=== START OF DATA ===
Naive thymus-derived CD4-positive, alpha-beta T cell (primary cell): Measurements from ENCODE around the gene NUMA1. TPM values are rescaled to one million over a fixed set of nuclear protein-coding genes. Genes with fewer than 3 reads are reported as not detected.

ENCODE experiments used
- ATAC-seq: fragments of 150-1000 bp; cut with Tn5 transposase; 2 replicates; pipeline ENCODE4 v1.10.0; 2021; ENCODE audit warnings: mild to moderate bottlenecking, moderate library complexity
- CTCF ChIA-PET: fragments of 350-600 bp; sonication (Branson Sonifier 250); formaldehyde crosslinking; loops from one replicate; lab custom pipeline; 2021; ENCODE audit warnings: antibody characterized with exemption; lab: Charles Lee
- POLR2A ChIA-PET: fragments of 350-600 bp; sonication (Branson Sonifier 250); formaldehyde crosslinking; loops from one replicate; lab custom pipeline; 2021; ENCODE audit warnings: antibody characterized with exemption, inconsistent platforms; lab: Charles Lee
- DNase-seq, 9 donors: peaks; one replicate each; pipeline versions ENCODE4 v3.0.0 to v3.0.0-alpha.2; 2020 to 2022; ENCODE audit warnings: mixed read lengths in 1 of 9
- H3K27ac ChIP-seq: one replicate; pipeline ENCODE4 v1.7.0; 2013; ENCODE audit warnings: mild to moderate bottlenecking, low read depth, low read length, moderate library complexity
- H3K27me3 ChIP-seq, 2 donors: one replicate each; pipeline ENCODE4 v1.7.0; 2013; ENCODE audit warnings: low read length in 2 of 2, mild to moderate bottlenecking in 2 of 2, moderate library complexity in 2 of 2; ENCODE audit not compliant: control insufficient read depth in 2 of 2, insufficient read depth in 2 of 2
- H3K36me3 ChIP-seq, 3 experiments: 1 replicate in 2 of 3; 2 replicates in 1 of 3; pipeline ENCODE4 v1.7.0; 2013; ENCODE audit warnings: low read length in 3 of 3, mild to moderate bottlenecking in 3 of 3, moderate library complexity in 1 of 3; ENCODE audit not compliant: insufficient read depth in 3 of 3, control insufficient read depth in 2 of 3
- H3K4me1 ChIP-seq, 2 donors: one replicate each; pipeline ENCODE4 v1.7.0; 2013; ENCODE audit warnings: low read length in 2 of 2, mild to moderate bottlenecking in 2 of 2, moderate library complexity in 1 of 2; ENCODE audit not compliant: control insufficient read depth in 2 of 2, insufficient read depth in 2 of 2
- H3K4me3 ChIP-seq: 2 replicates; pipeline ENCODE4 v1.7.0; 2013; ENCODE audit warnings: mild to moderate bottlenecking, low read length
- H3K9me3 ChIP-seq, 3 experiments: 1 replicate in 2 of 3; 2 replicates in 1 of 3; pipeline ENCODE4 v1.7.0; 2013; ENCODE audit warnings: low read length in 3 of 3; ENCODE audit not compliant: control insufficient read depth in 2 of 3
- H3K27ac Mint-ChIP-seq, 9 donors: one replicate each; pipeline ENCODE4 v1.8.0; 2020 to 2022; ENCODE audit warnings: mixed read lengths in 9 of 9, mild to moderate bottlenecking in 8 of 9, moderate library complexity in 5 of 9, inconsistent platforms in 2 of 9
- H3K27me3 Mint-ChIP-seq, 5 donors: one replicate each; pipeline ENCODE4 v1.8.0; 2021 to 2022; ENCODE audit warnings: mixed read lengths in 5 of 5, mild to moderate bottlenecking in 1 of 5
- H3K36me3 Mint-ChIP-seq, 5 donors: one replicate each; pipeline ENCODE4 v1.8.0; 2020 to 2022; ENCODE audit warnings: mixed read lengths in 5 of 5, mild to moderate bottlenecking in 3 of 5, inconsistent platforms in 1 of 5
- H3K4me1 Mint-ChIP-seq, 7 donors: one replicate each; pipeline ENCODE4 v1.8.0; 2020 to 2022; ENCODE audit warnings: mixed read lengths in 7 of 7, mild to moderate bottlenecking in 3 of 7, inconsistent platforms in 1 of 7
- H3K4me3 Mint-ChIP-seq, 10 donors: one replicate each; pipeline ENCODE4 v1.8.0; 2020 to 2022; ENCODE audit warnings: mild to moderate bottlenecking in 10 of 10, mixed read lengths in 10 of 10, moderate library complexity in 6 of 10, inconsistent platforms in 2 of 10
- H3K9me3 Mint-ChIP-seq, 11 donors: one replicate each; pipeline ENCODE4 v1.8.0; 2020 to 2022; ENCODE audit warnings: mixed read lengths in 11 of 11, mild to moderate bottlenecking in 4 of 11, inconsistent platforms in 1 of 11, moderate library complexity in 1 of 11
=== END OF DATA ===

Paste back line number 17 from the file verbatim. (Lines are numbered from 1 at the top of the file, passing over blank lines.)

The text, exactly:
- H3K4me3 Mint-ChIP-seq, 10 donors: one replicate each; pipeline ENCODE4 v1.8.0; 2020 to 2022; ENCODE audit warnings: mild to moderate bottlenecking in 10 of 10, mixed read lengths in 10 of 10, moderate library complexity in 6 of 10, inconsistent platforms in 2 of 10